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Due process actions can cost school districts time, money

By Wendy K. Kleinman Modified: June 10, 2008 at 1:33 pm •  Published: June 1, 2008
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MOST teachers are good at what they do, Oklahoma City schools' acting superintendent Sandra Park says.

But when teachers don't make the grade, students, parents and other educators are sharply affected.


"The majority are doing a great job, but when they're bad it is so devastating to the group of kids that has them,” Park said.

"When someone makes the comment, ‘I would not let my child or my grandchild be in that teacher's class,' we've got a problem if we don't have a way of removing that teacher from the classroom.”

That method of removal is the Teacher Due Process Act. But under the system, just one teacher in the last five years has been terminated from Oklahoma City Public Schools for unsatisfactory teaching performance.

Park said resignations and transfers likely account for the singular figure.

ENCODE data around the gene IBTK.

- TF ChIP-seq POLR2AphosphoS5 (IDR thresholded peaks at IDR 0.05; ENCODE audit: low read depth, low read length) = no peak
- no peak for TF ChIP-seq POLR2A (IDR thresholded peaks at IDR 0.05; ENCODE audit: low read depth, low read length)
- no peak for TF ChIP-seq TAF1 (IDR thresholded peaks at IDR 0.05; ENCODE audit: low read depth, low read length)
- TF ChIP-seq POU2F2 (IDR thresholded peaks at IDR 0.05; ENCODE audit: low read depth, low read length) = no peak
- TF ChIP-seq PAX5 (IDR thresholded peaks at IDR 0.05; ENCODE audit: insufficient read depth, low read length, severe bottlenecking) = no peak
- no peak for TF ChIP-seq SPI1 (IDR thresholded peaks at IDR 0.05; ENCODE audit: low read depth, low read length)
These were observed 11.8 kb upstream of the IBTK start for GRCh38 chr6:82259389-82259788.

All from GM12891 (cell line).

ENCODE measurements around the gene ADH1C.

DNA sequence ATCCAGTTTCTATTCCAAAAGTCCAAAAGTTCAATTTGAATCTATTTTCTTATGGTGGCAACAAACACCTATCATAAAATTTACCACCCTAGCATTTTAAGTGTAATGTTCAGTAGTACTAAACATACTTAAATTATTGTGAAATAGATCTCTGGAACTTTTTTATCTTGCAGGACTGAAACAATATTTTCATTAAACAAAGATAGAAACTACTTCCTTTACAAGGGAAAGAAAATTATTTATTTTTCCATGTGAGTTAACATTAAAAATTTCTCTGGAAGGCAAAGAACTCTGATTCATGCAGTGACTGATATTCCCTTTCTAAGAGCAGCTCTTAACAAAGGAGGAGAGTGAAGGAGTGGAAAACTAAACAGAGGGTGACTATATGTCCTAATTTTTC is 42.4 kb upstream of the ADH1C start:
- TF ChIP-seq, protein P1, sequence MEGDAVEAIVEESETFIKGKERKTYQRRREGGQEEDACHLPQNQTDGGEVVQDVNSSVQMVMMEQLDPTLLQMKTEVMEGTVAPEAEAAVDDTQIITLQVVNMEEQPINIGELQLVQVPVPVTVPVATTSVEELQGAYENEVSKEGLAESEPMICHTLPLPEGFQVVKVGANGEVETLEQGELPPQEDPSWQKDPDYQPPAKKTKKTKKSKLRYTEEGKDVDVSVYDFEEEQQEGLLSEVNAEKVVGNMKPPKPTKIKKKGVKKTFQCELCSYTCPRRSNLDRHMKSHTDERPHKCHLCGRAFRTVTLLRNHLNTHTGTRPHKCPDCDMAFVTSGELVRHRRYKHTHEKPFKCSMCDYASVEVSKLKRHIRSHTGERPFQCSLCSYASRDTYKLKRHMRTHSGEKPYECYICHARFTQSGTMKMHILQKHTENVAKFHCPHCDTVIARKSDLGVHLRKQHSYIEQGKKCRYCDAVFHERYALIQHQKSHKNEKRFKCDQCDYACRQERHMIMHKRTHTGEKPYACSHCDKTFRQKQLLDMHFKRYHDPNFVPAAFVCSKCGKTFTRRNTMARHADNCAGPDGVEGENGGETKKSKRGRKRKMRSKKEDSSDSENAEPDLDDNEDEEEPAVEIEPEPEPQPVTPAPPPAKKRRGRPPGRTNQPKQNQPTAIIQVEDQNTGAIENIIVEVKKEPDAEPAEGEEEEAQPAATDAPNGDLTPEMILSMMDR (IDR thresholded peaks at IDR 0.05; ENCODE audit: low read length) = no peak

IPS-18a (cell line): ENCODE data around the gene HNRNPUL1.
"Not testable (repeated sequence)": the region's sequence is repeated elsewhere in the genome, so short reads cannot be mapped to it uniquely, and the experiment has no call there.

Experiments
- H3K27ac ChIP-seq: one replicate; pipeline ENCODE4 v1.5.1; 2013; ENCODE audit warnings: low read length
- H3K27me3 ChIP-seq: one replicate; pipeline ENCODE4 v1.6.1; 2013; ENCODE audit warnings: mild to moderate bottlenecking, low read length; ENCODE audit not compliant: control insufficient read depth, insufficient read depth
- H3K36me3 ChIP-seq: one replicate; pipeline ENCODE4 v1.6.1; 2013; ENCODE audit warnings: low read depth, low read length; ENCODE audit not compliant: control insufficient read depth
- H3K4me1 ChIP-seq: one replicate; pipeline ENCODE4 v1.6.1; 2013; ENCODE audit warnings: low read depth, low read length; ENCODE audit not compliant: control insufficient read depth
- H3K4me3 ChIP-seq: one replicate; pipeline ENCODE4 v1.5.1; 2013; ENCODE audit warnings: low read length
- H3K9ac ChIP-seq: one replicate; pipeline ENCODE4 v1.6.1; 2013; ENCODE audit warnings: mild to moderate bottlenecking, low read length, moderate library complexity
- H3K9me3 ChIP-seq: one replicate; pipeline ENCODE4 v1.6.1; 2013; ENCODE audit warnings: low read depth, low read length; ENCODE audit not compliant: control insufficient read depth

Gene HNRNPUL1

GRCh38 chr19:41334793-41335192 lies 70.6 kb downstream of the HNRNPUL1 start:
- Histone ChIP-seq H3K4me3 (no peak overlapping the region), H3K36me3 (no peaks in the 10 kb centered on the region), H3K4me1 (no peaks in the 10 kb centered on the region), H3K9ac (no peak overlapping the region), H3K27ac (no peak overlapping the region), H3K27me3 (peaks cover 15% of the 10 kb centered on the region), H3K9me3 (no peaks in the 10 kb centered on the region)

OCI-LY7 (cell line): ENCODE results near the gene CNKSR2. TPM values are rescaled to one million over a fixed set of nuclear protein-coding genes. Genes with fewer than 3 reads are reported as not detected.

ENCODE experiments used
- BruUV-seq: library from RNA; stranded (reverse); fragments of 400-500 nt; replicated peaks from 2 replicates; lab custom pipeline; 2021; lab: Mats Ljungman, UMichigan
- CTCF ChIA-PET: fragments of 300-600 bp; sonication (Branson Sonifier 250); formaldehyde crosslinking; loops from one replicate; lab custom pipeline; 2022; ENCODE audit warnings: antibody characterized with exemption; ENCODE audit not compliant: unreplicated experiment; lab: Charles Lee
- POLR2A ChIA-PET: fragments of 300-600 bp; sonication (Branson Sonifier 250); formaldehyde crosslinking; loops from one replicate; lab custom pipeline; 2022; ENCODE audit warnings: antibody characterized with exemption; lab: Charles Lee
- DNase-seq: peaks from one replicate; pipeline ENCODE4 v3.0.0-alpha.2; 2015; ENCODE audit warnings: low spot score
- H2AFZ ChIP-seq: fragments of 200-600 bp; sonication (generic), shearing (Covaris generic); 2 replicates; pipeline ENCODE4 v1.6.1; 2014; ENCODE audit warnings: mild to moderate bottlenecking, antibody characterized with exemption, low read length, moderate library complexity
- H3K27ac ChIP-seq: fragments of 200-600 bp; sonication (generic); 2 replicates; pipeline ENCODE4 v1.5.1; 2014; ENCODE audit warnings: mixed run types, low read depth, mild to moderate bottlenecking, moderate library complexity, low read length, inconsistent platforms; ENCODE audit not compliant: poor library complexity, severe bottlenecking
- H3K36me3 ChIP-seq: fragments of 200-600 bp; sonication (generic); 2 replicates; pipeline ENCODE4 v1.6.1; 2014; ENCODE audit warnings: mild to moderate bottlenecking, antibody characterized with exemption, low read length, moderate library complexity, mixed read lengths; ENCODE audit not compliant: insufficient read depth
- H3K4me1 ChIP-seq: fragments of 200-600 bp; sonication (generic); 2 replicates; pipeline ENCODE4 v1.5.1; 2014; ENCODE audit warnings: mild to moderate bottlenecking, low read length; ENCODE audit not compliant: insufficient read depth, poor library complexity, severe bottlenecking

"The fact is, no legal issue is more expensive in terms of a school district's time, money and resources than teacher due process actions,” said Craig Crimmins, director of legal information for the Oklahoma State School Boards Association.

Those were driving factors in the decision by the Vian School Board to accept last-minute resignations from two teachers accused of having inappropriate relationships with students.

"The board took this very seriously,” Vian Superintendent Lawrence Barnes said. "It was just best for the district for them to resign. There's finality to it. We don't have to go through the termination hearings or prolonged litigation.”

The board's decision frustrated Vian parents, but theirs is just one source of dissatisfaction with the process tied to teacher quality. Education Sector May 2008 Report: Teachers Speak on the... View the list of Oklahoma teacher's with revoked licenses... Graphic: What it takes to fire a public school teacher? Education Station: More on schools’ ‘bad apples’

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Felony convictions
•30 educators from 2003 through 2007 had teaching certificates revoked from the state Education Department because of felony convictions.

•More than half — 19 out of 31 — were convictions for sexual crimes including rape, lewd acts with a minor and child pornography.

• Other convictions ranged from drug manufacturing to witness intimidation.

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